Grab ASAP: Any Master powerup for special balls you have, Special Combo which makes special balls add 5 per hit to the combo counter instead of 1, and Less Is More so you need 20% less on the combo counter to trigger combo powerups.
There are several attack boosting powerups, and one of them beats out the others. You have Special Up, Normal Up, Final Charge, Super Start, and Attack Up. Special Up boosts the power of your special attack balls, which works great when paired with Black Hole Ball. Normal Up boosts the power of normal balls, which is excellent if you’ve got the Shadow Clone powerup.
Super Start triples the damage your first ball does, powerful if you have either Bomb Ball or Black Hole Ball, but otherwise weak. Final Charge is only any good if you’ve got a Sniper or Combat Ball, which honestly aren’t the best kind of balls. Attack Up just plain powers up everything, including the non-ball attacks you get from certain blue tier and above gear.
Ignore: Final Charge, Super Start if you don’t have Black Hole Ball or Bomb Ball.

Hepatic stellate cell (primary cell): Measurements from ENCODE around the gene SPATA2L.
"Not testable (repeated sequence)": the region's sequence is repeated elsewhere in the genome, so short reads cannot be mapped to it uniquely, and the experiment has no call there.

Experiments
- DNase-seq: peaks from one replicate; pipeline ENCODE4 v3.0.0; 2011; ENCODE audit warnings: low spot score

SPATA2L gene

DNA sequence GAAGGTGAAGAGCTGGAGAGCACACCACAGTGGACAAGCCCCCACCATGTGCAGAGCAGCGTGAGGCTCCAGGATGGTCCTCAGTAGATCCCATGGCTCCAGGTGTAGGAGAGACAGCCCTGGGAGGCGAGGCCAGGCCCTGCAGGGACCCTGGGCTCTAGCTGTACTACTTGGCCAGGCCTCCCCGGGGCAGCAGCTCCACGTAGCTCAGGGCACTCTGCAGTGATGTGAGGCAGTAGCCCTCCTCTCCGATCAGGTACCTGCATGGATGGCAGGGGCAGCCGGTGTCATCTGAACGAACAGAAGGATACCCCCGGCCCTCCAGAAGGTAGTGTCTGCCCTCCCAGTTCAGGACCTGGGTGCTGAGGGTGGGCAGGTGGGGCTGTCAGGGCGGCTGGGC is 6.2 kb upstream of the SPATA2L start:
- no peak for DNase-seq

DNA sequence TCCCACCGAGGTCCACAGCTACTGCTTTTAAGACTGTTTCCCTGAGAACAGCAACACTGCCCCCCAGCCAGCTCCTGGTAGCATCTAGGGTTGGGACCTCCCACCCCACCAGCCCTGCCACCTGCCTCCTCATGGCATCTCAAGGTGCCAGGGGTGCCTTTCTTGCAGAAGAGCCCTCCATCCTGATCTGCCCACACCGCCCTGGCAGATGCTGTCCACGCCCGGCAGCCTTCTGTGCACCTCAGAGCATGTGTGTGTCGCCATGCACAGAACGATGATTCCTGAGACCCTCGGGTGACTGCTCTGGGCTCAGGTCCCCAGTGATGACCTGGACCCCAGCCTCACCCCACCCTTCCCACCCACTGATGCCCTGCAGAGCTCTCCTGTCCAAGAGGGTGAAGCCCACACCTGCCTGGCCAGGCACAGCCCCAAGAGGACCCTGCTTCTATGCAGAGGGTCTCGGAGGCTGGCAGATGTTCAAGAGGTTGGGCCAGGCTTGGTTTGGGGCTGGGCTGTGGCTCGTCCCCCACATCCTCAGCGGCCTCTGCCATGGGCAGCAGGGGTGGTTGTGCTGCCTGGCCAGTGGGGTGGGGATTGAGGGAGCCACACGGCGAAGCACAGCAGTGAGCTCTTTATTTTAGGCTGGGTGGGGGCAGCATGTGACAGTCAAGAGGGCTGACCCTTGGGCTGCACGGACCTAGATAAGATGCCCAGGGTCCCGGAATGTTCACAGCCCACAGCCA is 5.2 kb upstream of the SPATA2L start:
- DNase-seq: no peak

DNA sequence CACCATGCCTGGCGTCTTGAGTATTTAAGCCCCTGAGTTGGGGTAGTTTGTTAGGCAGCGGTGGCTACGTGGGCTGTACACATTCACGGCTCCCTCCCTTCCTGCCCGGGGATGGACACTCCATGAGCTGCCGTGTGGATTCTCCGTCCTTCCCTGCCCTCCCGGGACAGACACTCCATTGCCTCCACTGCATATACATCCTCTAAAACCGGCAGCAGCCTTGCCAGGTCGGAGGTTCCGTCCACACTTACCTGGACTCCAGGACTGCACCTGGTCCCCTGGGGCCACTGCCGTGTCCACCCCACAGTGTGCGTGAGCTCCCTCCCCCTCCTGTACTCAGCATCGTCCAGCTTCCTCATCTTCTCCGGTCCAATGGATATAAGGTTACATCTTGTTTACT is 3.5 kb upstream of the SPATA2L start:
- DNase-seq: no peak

Consider: Special Up, Normal Up, Super Start if you have Bomb Ball.
Grab ASAP: Attack Up, Super Start if you have Black Hole Ball to break through weakpoints easily.
5. GENERAL TIPS AND TRICKS
There are just a few things left not pertaining to combat to keep in mind. They mostly have to do with spending your gems wisely in the game, along with keeping your equipment topped up.
Go For 10-Rolls
There is an equipment gacha in the shop, and if there is no banner event ongoing and you want some better gear, make sure to save for the Epic 10-rolls under the Super PunBox. They’re cheaper per item than doing single rolls, and you get a guaranteed Epic-tier piece of equipment out of it.